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Nexus Ops» Forums » General

Subject: A lot of praise for this mysterious game rss

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Garcian Smith
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I just played my first game today and I was happy how it went. I expected to be dominated by my two other opponents, but I held on surprisingly well.

+speed
It felt like a good amount of time. Downtime was absolutely minimal with no insanely difficult decisions. The VP cards help guide you to unit purchasing. Battles are quick and then your turn is over. The game must have lasted an hour or less.

+bits
The sculpts are colored very well, but the designs are all different which is something I'm fine with, but it does take time getting used to the puny roundish humans, the pointy crystallines, etc.

+energize cards
This is what puts Nexus Ops ahead of many other games. Even though the loser just lost a great deal of men, the energize cards can get him back. To balance the cards from being too powerful, they are randomly situational, which also makes it fun trying to come back.

+close game
I think it's nearly impossible to clean the entire map of someone. That plus the energize cards makes the game always closely matched.

+VP cards
I love this system. It makes battles meaningful and different rather than 10 turns fighting over the same hex. As mentioned the goals also lower downtime by having players focus their men somewhere.

+unique stats
It's great how the units you buy are different in their own way. I like seeing different abilities than just "unit B costs more than unit A because it just does more damage than A"

-monolith
I felt drawing 2 energize cards a turn might be too much. Maybe 1 a turn would be better? One opponent got enough free rubium to build 2 dragons and who also won the game.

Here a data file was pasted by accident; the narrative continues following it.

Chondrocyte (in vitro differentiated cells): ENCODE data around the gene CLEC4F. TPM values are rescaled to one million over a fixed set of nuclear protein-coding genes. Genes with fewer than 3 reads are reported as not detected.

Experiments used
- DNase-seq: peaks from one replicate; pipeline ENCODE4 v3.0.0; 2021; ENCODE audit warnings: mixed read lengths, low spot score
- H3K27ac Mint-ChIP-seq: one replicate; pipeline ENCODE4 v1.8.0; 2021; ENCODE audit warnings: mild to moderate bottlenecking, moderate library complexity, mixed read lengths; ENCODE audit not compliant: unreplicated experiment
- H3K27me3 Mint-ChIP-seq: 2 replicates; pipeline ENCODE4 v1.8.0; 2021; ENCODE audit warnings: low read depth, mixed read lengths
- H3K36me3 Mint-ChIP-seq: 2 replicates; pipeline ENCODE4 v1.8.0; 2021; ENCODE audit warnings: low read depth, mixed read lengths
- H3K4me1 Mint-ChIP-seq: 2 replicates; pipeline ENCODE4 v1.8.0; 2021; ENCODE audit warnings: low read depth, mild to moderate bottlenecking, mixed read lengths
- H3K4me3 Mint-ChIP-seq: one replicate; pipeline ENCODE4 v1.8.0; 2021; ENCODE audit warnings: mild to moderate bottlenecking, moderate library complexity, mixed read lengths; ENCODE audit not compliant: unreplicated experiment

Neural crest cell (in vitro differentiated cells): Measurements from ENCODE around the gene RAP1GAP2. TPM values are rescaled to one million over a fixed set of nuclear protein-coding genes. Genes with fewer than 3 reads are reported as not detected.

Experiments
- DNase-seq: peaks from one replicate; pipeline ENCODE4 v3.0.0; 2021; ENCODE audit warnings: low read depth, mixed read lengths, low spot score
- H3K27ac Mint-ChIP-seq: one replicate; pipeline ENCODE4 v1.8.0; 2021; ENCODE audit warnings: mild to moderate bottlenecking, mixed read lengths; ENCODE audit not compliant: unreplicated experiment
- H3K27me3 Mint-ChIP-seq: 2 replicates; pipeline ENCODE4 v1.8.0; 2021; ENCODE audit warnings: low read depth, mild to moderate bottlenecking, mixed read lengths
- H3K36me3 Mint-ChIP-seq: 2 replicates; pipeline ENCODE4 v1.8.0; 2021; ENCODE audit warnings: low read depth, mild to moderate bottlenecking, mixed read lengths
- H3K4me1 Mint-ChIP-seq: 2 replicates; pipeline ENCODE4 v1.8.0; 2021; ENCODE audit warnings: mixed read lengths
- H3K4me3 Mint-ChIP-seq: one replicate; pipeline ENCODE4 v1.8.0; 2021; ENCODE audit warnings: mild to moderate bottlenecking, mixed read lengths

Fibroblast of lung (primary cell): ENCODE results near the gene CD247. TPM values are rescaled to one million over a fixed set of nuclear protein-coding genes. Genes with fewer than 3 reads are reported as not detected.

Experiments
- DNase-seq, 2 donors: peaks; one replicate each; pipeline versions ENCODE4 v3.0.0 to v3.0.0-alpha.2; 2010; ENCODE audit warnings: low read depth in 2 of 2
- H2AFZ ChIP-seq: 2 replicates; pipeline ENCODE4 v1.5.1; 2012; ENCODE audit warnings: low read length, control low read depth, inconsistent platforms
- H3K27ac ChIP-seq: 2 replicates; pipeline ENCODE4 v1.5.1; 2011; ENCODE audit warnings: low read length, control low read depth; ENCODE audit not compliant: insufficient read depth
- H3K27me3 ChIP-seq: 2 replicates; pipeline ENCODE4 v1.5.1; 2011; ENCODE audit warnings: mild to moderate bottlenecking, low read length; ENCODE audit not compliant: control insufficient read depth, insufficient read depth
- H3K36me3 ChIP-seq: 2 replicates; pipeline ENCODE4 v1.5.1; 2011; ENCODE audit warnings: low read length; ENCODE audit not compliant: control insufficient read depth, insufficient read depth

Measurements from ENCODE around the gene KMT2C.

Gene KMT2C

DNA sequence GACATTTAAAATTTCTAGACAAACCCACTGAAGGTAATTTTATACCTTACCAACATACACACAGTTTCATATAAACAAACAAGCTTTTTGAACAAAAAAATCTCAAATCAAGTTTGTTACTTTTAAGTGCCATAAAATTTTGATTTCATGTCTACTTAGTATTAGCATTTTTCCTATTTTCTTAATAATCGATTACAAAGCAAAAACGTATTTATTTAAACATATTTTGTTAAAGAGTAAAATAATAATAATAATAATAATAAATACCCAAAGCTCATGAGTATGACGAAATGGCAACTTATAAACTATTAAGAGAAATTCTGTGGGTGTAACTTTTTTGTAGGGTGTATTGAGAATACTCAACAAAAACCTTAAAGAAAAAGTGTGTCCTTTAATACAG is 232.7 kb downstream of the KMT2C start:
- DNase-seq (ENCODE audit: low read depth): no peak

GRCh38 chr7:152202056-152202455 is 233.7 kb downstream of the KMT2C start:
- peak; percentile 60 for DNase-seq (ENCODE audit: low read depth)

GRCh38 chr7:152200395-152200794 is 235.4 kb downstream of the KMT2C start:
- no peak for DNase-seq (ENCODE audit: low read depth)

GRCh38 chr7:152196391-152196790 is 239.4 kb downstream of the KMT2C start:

-identical players
The game is awesome, but I would have loved to see some unique powers between players. Perhaps each could make a unique unit, have a unique deck of energize cards, etc. Not a big deal, but would be cool.

In essence, you got the sheer brutalness of a wargame, but you cut out the problems such as a long playtime and player elimination.
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mar hawkman
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Player powers/Factions has been brought up before:
http://boardgamegeek.com/thread/449105/special-faction-power...

^I liked that thread better(in part because some of the ideas were mine)

http://boardgamegeek.com/thread/145342/each-corporation-havi...

It makes a nice variant for people like me who get bored playing the same game everytime.
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Aswin Agastya
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Regarding "faction powers", in Nexus Ops the combination of a player's territories and 6 troop types tends to create an archetype for a player's army.

I'd be very careful to try any player powers variants. Nexus Ops is an extremely balanced game (whether through pure luck or extensive play test), and I think a lot of variants in BGG do not go through many play tests.
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Aswin Agastya
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Indeed.

But variants also often detract from play experience intended by the game's designer. The majority of variants that popped up in BGG are results of instantaneous thoughts, that even the users who proposed them no longer care about it in a matter of weeks or even days. Worse, variants that are made based on only reading the rules.

Tabletop games, especially GW ones, are altogether a very different beast, boasting a dozen of individual army books, heaps of troop types, innumerable special rules, and multiple conflicting editions. Starcraft with 'merely' 3 factions received many, many patches, so I'm kind of accepting the unbalanced nature of tabletop games and collectible card games.